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How Wikipedia screws up an article – the Hannah Anderson Kidnapping

By Cornpone T. McGillicutty

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Well, folks, it’s time again to see how the sober, competent, and respected editors of the world’s free encyclopedia, Wikipedia, are handling their job—compiling and curating the “sum of human knowledge,” as Mr. Jimmy Wales once put it. As an aside, Jimmy is actually his first name, says so right there on his user page, so it ain’t disrespectful to be calling him that. Jimmy’s just folks.

Back ’round last August I was turning the pages of a newspaper, and read about some terrible goings-on out in California. The LA Times article was well-written enough, but I had a whole bunch of unanswered questions, so I fired up my computer, and visited Wikipedia. It’s durn near my favorite website, it just has so much stuff happening all the time.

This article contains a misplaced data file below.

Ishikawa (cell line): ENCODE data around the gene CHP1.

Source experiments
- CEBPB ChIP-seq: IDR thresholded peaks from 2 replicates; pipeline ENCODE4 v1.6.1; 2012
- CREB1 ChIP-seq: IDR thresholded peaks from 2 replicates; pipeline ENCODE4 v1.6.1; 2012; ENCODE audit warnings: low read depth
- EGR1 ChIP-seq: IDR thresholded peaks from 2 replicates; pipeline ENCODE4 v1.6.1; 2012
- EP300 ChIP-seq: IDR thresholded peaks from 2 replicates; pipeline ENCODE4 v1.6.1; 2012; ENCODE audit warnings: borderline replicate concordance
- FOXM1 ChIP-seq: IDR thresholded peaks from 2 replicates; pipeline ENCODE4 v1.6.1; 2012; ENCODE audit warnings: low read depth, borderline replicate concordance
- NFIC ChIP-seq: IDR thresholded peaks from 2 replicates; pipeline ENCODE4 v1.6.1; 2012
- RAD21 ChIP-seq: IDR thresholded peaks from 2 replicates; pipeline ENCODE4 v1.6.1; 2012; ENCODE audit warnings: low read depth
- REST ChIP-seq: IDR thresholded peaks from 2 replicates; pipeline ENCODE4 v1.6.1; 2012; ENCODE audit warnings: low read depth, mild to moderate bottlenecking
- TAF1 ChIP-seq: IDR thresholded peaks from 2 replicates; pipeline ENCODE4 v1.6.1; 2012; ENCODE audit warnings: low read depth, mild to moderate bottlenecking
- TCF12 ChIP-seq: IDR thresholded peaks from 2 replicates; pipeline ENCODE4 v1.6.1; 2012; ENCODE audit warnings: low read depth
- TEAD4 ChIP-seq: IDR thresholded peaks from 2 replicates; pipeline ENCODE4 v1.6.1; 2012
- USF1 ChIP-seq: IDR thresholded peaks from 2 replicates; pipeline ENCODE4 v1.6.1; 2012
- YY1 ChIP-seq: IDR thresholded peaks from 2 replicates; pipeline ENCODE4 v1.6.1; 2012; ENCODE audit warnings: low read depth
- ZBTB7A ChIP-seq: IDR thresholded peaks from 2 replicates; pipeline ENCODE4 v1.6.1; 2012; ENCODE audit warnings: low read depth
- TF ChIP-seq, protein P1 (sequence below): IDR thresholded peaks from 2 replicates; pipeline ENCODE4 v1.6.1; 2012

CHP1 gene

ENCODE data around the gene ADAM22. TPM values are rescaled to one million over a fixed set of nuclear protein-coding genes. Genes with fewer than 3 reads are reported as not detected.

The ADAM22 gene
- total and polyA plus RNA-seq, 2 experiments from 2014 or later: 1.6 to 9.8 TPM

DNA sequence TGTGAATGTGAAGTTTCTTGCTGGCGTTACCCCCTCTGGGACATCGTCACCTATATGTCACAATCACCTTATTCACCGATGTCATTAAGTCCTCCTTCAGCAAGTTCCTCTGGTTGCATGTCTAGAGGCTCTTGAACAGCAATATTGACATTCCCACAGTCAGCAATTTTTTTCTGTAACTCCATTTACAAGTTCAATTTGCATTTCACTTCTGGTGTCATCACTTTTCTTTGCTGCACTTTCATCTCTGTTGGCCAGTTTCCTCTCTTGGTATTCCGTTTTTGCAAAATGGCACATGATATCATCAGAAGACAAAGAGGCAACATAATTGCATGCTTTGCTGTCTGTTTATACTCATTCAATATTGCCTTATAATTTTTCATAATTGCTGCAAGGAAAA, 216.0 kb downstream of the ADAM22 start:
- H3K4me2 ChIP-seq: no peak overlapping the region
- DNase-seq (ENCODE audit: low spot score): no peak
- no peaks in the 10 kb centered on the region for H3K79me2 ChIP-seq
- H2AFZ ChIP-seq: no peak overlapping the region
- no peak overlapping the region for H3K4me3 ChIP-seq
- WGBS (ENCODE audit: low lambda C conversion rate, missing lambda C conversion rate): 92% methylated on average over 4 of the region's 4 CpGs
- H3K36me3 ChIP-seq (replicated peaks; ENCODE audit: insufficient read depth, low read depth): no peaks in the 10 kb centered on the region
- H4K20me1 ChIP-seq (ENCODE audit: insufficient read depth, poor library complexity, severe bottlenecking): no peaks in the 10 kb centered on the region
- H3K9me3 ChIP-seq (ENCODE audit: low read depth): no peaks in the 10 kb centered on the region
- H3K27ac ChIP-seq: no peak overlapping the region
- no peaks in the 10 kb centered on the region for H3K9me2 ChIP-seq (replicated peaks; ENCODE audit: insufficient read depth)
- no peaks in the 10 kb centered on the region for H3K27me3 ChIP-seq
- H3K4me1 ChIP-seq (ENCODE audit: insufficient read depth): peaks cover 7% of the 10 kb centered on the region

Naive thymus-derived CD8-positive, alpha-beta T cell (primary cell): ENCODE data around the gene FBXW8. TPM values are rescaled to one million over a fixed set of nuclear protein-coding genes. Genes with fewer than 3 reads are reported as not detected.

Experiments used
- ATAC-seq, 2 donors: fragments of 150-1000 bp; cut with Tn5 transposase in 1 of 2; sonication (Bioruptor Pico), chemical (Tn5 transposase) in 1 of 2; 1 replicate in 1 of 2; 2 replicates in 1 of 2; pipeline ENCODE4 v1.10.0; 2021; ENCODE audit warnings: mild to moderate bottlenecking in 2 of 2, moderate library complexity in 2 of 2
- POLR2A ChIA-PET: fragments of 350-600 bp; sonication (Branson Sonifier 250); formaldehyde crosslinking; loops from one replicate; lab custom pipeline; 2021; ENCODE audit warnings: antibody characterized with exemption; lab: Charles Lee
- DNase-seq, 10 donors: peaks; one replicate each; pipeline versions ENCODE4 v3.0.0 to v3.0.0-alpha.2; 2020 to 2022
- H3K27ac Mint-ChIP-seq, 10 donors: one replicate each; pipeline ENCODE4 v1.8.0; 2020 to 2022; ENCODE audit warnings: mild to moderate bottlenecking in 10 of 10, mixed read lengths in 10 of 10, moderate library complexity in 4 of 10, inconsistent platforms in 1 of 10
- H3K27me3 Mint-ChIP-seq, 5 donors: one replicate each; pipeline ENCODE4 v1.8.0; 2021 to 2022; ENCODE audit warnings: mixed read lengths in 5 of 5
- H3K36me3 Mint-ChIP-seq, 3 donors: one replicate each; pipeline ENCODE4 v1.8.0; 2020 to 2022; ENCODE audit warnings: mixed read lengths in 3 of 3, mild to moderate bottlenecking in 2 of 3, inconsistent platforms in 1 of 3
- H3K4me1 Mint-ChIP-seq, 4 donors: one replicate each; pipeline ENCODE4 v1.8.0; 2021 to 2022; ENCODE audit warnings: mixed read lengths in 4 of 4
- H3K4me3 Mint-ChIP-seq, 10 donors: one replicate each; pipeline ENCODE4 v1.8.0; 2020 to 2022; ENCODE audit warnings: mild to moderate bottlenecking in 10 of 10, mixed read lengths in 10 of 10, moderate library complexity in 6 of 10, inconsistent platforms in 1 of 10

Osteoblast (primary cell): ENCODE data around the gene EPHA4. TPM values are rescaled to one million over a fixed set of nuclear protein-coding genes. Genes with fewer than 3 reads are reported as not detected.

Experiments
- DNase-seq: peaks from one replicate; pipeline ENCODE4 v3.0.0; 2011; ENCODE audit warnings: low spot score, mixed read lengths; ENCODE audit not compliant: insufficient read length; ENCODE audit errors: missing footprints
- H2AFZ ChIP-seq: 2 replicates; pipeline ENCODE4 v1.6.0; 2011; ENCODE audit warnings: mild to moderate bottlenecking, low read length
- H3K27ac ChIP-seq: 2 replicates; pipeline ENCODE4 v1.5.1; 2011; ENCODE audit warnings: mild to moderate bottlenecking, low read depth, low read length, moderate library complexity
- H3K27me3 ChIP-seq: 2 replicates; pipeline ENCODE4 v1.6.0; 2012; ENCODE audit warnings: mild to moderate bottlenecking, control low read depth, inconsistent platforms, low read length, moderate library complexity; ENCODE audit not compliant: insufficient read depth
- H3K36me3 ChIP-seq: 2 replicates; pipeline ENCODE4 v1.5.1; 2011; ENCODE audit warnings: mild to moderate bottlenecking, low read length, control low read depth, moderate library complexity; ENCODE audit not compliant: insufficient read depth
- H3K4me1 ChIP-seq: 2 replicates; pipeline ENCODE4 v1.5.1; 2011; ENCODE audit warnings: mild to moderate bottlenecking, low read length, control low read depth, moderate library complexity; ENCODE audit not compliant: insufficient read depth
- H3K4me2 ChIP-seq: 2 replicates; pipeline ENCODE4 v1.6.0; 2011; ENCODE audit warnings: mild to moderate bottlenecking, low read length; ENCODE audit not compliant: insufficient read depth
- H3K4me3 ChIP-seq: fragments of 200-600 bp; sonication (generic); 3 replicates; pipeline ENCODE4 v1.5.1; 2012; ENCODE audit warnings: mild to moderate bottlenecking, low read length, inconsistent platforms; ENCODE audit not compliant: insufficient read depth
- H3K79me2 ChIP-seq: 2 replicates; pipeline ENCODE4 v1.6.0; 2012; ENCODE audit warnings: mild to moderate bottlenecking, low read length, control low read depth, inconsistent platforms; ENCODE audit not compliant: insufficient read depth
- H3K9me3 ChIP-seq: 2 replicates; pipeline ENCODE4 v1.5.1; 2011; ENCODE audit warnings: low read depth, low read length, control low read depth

Now, Wikipedia has its rules, and its little ways, and its customs. There’s a policy that Wikipedia is not news, but a pillar of Wikipedian belief is that rules should not get in your way if you all are improving the encyclopedia.

Boy howdy, folks were just improving the snot out of our encyclopedia at the Wikipedia article on the Hannah Anderson kidnapping. Just check out that there talk page.

Deep philosophical questions were being addressed, I tell you. The most important one was this conundrum: Are dogs people?

 

That was persistently and passionately argued and campaigned, for and against, fore and aft, on the talk page for this Wikipedia article covering this horrible tragedy in California. You see, folks, in an ‘infobox’ (a box to the right inside the main Wikipedia article, containing what are supposed to be the salient facts about the event), I saw next to the word “Deaths” this declaration: “3 people (including the

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